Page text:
Suppose that Mr Smith invites his neighbor, Mr. Jones, over to his house for a barbeque. While the burgers are cooking, Mr. Jones falls asleep while sitting in a chair in the driveway. While he is sleeping, Mr. Smith quickly takes bricks and builds a small prison around him, four walls and a roof, trapping him in. When Mr. Jones wakes up, he finds that he has been imprisoned by Mr. Smith. Mr. Smith has decided that he will hold Mr. Jones in this prison forever, until he dies. According to Rothbard’s libertarian theory of ethics, Mr. Smith has neither violated the rights of Mr. Jones, nor has he violated Mr. Jones’ liberty. In fact, Mr Jones would be violating Mr. Smith’s rights and transgressing against Mr. Smith’s liberty if he were to escape. Suppose that Mr. Jones knocks down the walls, breaks the roof to climb out, or breaks through the pavement below and tunnels out. Well, the pavement, the walls, and the roof are all the property of Mr. Smith, so Mr. Jones has no right to break free from this prison—if he breaks free from this prison, he has become the aggressor. Mr. Smith would be within his rights to hold Mr. Jones in captivity forever. Alternatively, Mr. Smith could tell Mr. Jones that he will release him if he signs a contract agreeing to transfer 100% of all his property, current and future, to Mr. Smith. Mr. Smith can then release Mr. Jones and effectively have a slave. All the work that Mr. Jones does will be solely for Mr. Smith’s benefit. Every bit of food gathered by Mr. Jones belongs to Mr. Smith, every bit of income that Mr. Jones earns is immediately transferred to Mr. Smith. According to Rothbardian theory, Mr. Smith has not violated any of Mr. Jones’ rights, and Mr. Jones’ liberty has not been taken away, since his property right was not violated but voluntarily transferred.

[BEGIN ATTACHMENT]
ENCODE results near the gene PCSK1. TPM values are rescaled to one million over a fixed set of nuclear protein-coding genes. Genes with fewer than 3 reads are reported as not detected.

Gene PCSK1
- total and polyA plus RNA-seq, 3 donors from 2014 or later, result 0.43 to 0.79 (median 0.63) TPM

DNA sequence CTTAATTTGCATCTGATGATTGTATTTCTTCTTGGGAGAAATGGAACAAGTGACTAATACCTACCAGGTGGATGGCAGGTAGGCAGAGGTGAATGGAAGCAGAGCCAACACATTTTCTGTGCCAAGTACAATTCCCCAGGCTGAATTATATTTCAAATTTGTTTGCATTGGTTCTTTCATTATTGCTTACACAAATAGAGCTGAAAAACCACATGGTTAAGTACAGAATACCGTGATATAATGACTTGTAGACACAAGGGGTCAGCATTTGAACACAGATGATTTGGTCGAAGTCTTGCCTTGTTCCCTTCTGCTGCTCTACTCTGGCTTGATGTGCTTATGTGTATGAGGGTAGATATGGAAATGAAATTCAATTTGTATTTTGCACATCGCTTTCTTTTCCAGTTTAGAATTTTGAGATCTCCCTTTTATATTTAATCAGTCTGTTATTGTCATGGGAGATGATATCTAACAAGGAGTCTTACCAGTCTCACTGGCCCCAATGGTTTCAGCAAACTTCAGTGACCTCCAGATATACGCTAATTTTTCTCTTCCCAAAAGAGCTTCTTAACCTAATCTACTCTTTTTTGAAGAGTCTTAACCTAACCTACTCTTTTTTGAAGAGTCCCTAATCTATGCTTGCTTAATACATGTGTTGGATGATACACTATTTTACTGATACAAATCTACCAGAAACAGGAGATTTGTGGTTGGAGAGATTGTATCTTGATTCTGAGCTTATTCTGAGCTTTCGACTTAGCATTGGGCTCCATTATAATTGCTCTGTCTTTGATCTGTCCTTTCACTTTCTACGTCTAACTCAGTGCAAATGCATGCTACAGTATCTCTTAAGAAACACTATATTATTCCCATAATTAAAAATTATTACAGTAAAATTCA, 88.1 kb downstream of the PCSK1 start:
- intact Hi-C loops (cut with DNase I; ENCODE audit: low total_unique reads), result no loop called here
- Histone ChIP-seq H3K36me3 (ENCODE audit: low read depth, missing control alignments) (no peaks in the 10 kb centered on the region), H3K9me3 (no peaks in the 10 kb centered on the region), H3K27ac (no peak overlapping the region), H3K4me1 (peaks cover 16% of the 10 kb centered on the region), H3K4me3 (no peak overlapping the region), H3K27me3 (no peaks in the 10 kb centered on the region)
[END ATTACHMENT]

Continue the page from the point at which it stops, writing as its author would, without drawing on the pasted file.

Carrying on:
Suppose that a woman has a baby. She feels that the baby is a burden and decides that she wants to get rid of it. She decides to sit the baby in a box on the table and leave it there to starve. According to Rothbard, the mother is well within her rights. Furthermore, if anyone intervenes in order to either force the mother to feed her child or to take her child away, they have aggressed against her liberty. If the police break in to take her child from her, they have violated the mother’s rights. If they force her to feed the child, they have violated the mother’s rights. The appropriate course of action, according to Rothbard—if one cannot convince the woman to care for the child or voluntarily hand him/her over—is to do nothing and let the child die of hunger or thirst. No one has any right to violate the mother's liberty by coming in the house to save the child that she is neglecting! This, by the way, is not just my interpretation of the logical implication of Rothbard’s libertarian theory of ethics; this is Rothbard’s own interpretation of the implications of his libertarian ethics. Rothbard himself writes: